I am a solo acoustic act but would love to get other musicians involved. I would be interested in communicating with anyone who has something unique and different to offer. Not just someone who will play what I tell them to or someone who will play what they think is right because of a formula. A team of total individuals playing as a group is what I would be interested in forming. Email me and we’ll talk. Heh.

Q: What else should we know about your music?

A: I am currently working on four albums concurrently. First, there is Neon Dreams which is constructed as an album having a variant or alternative space in reality….it’s a strange album, with tones all to their own. I’m also working on a comedy album….”She Gave Me VD!”Is a track that will appear on this effort….My biggest focus so far out the quad release to be The West – a collection of western songs – outlaws, cattle rustlers and Jesse James himself are some of the characters you will encounter on this escapade….I have always had a penchant for western themes, so this album seems natural to put together finally. And then there is The Road – as you might guess is a collection of all my road songs I’ve written throughout the years….I’m so excited to put all this material out…think it will really a crowning moment for me personally and as an artist. And it will be fucking amazing to listen to.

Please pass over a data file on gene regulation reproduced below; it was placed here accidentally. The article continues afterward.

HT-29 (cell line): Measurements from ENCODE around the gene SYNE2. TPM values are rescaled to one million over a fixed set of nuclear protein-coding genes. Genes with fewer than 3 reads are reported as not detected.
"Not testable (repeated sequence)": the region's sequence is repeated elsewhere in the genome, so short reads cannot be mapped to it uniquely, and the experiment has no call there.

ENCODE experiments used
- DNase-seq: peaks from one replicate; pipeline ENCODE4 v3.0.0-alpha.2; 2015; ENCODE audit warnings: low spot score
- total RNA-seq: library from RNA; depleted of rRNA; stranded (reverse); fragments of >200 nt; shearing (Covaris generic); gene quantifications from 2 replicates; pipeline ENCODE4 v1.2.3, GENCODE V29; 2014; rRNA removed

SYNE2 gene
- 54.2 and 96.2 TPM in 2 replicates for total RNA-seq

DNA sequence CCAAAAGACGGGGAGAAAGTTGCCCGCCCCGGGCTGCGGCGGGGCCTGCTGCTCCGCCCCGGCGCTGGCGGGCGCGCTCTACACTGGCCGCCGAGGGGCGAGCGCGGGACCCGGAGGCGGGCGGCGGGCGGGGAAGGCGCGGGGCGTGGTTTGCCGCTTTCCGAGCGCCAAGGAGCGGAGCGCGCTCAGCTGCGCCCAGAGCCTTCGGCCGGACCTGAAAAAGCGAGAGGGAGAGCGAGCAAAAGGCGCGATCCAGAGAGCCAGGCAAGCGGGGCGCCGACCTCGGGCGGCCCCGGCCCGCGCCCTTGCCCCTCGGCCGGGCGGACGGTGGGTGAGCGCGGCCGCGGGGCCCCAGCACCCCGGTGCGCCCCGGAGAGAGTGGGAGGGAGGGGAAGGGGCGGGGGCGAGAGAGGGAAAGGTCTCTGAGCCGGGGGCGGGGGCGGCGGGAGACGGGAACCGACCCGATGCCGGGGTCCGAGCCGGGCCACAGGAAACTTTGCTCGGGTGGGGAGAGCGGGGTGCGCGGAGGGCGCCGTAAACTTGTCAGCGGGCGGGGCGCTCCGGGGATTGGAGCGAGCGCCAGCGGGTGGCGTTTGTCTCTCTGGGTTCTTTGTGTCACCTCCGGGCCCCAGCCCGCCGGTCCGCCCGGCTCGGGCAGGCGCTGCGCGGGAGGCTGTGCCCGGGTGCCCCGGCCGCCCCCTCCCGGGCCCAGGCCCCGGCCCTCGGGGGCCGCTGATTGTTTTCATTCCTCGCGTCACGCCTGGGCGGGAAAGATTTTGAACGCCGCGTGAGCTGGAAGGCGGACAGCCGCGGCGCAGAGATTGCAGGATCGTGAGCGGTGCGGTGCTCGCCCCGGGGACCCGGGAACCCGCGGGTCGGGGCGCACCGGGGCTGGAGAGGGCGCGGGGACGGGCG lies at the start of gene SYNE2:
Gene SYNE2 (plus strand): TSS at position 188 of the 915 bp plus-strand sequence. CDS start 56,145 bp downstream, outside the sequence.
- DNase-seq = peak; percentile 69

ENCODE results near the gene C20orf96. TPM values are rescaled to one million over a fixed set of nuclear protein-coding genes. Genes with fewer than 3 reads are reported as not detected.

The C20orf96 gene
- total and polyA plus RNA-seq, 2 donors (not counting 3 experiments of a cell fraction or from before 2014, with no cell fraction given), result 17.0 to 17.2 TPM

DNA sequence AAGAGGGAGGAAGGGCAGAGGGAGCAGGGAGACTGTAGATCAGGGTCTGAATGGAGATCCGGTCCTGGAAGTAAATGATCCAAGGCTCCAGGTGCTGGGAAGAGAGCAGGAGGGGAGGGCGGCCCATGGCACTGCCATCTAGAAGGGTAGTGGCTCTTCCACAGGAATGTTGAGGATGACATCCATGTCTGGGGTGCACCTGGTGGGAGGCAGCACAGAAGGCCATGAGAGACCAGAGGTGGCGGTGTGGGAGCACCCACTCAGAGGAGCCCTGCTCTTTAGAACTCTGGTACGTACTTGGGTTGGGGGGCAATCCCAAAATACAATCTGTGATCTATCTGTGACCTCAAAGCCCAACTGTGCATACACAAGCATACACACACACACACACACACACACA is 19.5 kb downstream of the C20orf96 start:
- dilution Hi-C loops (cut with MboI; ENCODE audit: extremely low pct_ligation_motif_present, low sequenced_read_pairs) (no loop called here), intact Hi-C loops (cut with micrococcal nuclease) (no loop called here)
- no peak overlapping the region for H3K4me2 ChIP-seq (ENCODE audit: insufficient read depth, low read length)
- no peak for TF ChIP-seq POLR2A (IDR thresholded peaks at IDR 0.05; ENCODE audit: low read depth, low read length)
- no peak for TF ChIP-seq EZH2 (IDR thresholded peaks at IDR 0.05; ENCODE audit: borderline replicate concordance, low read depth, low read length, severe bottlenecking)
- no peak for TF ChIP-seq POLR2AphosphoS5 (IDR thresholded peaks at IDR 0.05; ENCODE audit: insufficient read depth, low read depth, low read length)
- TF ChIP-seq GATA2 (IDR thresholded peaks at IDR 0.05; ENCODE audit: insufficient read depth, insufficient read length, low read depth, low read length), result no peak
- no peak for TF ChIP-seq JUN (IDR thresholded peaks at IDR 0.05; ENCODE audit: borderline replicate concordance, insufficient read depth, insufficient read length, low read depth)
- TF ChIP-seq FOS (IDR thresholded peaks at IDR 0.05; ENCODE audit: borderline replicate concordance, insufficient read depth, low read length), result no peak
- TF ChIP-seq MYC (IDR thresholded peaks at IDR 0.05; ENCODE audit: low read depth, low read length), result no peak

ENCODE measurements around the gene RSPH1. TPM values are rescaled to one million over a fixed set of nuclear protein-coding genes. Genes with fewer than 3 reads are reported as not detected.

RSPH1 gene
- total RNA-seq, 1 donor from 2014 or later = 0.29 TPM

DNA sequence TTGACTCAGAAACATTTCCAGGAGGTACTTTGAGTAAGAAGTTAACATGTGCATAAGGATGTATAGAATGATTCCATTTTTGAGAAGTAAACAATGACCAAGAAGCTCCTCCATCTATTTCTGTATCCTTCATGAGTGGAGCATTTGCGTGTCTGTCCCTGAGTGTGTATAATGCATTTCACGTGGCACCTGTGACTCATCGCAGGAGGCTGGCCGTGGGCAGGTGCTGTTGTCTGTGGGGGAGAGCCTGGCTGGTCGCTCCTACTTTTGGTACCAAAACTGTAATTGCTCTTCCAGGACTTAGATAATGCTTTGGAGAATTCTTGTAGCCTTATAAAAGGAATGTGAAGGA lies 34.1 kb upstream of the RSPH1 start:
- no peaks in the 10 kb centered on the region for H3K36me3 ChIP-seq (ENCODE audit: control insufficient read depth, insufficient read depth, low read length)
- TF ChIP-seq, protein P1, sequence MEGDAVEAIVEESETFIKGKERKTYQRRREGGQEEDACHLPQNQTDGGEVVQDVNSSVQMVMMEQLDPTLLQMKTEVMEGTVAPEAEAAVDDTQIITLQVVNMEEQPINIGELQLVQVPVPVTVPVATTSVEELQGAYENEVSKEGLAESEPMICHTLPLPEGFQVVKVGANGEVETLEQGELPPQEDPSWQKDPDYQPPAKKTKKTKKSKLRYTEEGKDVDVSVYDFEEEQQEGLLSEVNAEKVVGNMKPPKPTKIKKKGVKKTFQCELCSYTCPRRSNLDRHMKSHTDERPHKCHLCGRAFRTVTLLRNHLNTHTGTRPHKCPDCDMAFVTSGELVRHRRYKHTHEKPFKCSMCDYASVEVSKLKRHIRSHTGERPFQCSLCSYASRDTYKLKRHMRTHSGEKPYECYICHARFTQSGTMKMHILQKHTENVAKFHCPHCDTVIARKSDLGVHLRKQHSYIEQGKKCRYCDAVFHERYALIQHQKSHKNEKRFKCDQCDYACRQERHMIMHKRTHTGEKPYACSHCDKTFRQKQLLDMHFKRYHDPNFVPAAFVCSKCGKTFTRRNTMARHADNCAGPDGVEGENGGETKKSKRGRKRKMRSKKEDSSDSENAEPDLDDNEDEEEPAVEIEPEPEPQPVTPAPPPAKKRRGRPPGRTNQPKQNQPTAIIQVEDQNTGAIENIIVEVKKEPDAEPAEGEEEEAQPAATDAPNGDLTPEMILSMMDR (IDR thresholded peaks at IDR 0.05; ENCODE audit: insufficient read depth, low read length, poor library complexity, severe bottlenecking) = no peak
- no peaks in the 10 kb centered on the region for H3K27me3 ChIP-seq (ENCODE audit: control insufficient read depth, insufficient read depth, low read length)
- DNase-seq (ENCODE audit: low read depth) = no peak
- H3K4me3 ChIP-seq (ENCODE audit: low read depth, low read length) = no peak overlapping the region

Check out the full critique

Mark Gothard
Divide and Conquer Music Review June 2018



Mark Gothard

Cherrylee Sessions
self-released; 2018

3.8 out of 5

By Tina Romano

Mark Gothard is an award winning accomplished musician who has penned over 300 songs. Gothard returns with his seventh LP Cherrylee Sessions, a full-length album comprised of 14 songs. The album is entitled after the street in Yorba Linda, CA where Gothard recorded the album in an empty abode. Gothard played varsity tennis in college. Once introduced to the guitar and after learning a few basic chords, Gothard decided to go the musical route and trade in his racket for a six-string acoustic guitar to critical acclaim.

Gothard employs a John Prine style of storytelling in his writing. He crafts lyrics for the everyman and everywoman. He speaks to those caught in dead-end jobs, in love with their Jameson just a little too much. He, like Prine, finds the humor in the mundane. Some artists rely on wallowing in the B movie that is their life. Gothard tells stories of people just keep on keepin’ on. “She is trying on those pants / In the Thrift Store catching people’s eyes.”